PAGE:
The ‘end is nigh’ for Homebase brand

With the sale of Homebase to Australian retailer, Wesfarmers, having been completed in February, the latest trading update from vendor Home Retail Group focussed on the progress made at Argos.

Home Retail Group reported a full year pre-tax loss of £804 million following an £852 million exceptional goodwill impairment charge that relates to Sainsbury’s’ acquisition of Argos.

Since the sale, attention has turned to what direction the new business will take, with the DIY world set to be shaken up by a new entrant from Down Under.

The end is nigh for Homebase, with rumours abounding that new owner, Wesfarmers, will roll out the Bunnings brand in up to nine stores by this Summer. Speculation is also rife that the more DIY-focussed Bunnings will tweak the product mix at Homebase, reducing its homewares and soft furnishings offer and strengthening its proposition in gardening. Meanwhile, Argos concessions will be removed from stores over the next 18 months.

A change in strategy has already been in evidence, with Homebase moving away from promotion-led pricing to Everyday Low Prices, recently undercutting B&Q and Wickes on Dulux emulsion. One of the core pillars of the Bunnings brand, moving to consistent low prices will be a big challenge for Homebase, which has seen its gross margin decline in each of the last two years and boasts a slim operating profit of just £23.5 million. A more aggressive stance on pricing will certainly put the wind up rivals, B&Q and Wickes, which have been used to Homebase eschewing being competitive on price. If the rumours about the changing product mix also prove accurate, then Bunnings is set for collision course with B&Q, known for its aggressive stance on pricing, certainly a bold approach from the new comer.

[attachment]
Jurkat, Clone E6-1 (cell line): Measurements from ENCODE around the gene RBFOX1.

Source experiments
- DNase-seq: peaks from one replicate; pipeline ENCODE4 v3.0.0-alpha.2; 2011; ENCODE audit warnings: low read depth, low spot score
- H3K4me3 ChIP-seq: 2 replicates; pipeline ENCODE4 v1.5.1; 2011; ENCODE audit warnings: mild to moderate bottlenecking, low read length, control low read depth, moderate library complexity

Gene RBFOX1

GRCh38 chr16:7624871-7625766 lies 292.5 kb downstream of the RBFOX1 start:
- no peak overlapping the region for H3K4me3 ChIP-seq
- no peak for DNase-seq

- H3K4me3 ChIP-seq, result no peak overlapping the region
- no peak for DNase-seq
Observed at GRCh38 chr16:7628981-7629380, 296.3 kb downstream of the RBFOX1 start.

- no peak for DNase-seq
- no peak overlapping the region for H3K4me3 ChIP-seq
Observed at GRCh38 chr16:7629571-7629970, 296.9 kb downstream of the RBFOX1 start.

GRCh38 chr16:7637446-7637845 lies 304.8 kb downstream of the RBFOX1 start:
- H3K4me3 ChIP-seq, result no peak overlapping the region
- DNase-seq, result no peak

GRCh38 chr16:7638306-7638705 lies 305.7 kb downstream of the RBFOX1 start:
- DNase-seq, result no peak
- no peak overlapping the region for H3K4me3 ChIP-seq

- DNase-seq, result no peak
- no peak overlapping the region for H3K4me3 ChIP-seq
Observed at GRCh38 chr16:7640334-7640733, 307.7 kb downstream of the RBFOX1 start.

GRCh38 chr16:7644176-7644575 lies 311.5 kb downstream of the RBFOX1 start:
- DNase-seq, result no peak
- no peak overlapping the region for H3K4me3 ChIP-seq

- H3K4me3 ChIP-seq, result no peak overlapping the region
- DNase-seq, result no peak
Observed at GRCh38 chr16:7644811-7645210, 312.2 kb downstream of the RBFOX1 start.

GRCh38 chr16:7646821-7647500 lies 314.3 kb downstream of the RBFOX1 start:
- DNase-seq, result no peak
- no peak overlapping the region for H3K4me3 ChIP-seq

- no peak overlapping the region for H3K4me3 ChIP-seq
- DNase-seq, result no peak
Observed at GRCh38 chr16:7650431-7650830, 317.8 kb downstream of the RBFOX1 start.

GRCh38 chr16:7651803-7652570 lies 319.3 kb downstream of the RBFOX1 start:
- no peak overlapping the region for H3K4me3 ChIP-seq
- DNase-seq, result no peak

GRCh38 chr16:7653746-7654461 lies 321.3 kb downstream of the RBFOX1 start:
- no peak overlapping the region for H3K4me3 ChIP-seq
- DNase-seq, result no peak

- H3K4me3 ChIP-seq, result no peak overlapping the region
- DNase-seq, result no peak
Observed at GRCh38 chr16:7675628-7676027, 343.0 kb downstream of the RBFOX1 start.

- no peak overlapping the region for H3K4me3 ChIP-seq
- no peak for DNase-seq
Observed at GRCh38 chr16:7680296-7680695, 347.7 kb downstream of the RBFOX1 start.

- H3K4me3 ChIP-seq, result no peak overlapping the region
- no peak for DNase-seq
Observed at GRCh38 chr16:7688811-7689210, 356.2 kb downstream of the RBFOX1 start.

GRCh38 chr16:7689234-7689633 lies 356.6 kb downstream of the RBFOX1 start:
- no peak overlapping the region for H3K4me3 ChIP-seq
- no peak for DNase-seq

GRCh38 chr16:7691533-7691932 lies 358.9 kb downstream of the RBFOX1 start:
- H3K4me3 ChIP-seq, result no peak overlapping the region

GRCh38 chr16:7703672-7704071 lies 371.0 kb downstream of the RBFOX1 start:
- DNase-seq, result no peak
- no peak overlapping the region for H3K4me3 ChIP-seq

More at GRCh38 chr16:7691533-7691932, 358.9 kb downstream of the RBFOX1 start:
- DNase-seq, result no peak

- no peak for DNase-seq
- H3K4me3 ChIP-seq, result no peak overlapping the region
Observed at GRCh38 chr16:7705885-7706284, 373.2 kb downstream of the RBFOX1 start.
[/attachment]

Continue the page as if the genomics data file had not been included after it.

Bunnings appears set to be betting big that there is life in the UK consumer DIY market yet. With market leader, B&Q going in the opposite direction and closing stores, it is a brave assessment of the market and one which is set to turn the heat up on its more established rivals.

Argos focuses on digital

Meanwhile, Argos has placed a focus on improving its digital fulfilment in FY16, evidenced by the introduction of Fast Track Delivery and Collection, aided by its hub & spoke distribution network. Its aim, something that other retailers should take note of, is to leverage its large store network rather than see it as a burden, and use it to drive both online and instore sales. This will keep Argos relevant, and competitive, against pure-play rivals.

A net increase of 90 new stores this year, bringing the total to 845, was not enough to offset weak like-for-like trading at Argos, and it saw no growth in total sales. Momentum improved throughout the year however, with fairly encouraging growth of 1.6 per cent in the final eight weeks, though disappointing on a like-for-like basis, down 1.1 per cent versus a 4 per cent decline last year. Argos has been keen to stress that this decline is in part due to cannibalisation from its new digital stores, impacting like-for-likes by around 1 per cent meaning like-for-like trading was broadly flat. Argos will need to prove this to investors this time next year with buoyant like-for-like trading from its new stores.

The board at Home Retail Group has recommended an offer from grocer Sainsbury’s for a takeover, following the completion of its sale of the Homebase chain. Under its new stewardship, Argos will receive welcome investment, and the potential to expand its digital concessions into more Sainsbury’s stores. Its new owners must continue to leverage the significant Argos store network in order to maintain an advantage over its online rivals that do not benefit from a physical presence.

  • David Alexander, who commented on Homebase, is a consultant at Verdict Retail. Andrew Stevens, who commented on Argos, is a senior analyst with Verdict Retail.

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